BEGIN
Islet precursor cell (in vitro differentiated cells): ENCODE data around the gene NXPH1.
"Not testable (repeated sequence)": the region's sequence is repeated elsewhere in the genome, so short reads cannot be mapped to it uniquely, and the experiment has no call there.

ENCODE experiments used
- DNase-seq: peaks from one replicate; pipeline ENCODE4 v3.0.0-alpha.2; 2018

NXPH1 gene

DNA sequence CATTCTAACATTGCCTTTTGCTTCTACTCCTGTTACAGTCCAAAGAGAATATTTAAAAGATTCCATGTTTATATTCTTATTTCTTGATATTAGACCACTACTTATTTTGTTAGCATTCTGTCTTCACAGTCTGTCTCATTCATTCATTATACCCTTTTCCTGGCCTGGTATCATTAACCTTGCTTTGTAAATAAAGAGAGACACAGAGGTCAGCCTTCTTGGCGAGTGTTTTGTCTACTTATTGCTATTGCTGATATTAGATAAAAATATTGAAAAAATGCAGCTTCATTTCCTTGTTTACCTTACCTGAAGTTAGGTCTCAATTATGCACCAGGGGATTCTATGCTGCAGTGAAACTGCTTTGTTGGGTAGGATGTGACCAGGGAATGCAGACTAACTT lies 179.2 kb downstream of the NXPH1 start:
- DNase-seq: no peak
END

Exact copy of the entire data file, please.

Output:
Islet precursor cell (in vitro differentiated cells): ENCODE data around the gene NXPH1.
"Not testable (repeated sequence)": the region's sequence is repeated elsewhere in the genome, so short reads cannot be mapped to it uniquely, and the experiment has no call there.

ENCODE experiments used
- DNase-seq: peaks from one replicate; pipeline ENCODE4 v3.0.0-alpha.2; 2018

NXPH1 gene

DNA sequence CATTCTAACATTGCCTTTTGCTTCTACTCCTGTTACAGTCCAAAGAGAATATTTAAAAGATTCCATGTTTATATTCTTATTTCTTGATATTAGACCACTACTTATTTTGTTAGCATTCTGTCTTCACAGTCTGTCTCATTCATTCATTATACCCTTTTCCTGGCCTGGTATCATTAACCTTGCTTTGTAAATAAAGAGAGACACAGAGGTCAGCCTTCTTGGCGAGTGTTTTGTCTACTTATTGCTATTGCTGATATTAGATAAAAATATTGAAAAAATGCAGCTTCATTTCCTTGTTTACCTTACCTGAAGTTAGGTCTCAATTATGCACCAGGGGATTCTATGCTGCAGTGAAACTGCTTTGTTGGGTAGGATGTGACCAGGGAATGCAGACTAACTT lies 179.2 kb downstream of the NXPH1 start:
- DNase-seq: no peak